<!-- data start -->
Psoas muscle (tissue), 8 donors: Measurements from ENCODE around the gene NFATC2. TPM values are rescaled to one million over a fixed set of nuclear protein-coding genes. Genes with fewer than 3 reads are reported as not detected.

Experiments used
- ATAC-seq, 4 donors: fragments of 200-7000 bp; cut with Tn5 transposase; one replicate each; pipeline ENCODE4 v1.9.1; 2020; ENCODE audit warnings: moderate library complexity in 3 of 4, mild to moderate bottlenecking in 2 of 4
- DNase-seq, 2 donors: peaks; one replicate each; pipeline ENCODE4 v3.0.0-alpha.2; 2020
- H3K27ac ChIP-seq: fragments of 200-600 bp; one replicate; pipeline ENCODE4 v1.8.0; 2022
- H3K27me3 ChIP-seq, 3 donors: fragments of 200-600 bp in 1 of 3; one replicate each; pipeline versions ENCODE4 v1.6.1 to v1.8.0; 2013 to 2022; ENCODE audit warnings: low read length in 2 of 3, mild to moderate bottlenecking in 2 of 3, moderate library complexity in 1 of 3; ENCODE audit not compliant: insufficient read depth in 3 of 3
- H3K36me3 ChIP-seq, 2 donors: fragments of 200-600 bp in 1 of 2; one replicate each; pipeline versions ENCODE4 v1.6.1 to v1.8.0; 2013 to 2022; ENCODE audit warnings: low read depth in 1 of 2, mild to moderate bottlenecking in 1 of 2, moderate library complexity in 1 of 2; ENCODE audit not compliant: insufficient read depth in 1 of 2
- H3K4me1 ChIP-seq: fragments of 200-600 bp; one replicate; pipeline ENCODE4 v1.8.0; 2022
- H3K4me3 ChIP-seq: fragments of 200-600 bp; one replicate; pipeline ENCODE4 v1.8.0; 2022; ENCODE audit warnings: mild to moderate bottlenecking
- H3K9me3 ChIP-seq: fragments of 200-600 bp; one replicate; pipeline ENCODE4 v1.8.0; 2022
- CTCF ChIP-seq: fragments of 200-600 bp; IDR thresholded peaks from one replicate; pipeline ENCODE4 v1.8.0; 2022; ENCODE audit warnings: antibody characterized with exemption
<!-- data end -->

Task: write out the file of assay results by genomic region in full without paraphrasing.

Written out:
Psoas muscle (tissue), 8 donors: Measurements from ENCODE around the gene NFATC2. TPM values are rescaled to one million over a fixed set of nuclear protein-coding genes. Genes with fewer than 3 reads are reported as not detected.

Experiments used
- ATAC-seq, 4 donors: fragments of 200-7000 bp; cut with Tn5 transposase; one replicate each; pipeline ENCODE4 v1.9.1; 2020; ENCODE audit warnings: moderate library complexity in 3 of 4, mild to moderate bottlenecking in 2 of 4
- DNase-seq, 2 donors: peaks; one replicate each; pipeline ENCODE4 v3.0.0-alpha.2; 2020
- H3K27ac ChIP-seq: fragments of 200-600 bp; one replicate; pipeline ENCODE4 v1.8.0; 2022
- H3K27me3 ChIP-seq, 3 donors: fragments of 200-600 bp in 1 of 3; one replicate each; pipeline versions ENCODE4 v1.6.1 to v1.8.0; 2013 to 2022; ENCODE audit warnings: low read length in 2 of 3, mild to moderate bottlenecking in 2 of 3, moderate library complexity in 1 of 3; ENCODE audit not compliant: insufficient read depth in 3 of 3
- H3K36me3 ChIP-seq, 2 donors: fragments of 200-600 bp in 1 of 2; one replicate each; pipeline versions ENCODE4 v1.6.1 to v1.8.0; 2013 to 2022; ENCODE audit warnings: low read depth in 1 of 2, mild to moderate bottlenecking in 1 of 2, moderate library complexity in 1 of 2; ENCODE audit not compliant: insufficient read depth in 1 of 2
- H3K4me1 ChIP-seq: fragments of 200-600 bp; one replicate; pipeline ENCODE4 v1.8.0; 2022
- H3K4me3 ChIP-seq: fragments of 200-600 bp; one replicate; pipeline ENCODE4 v1.8.0; 2022; ENCODE audit warnings: mild to moderate bottlenecking
- H3K9me3 ChIP-seq: fragments of 200-600 bp; one replicate; pipeline ENCODE4 v1.8.0; 2022
- CTCF ChIP-seq: fragments of 200-600 bp; IDR thresholded peaks from one replicate; pipeline ENCODE4 v1.8.0; 2022; ENCODE audit warnings: antibody characterized with exemption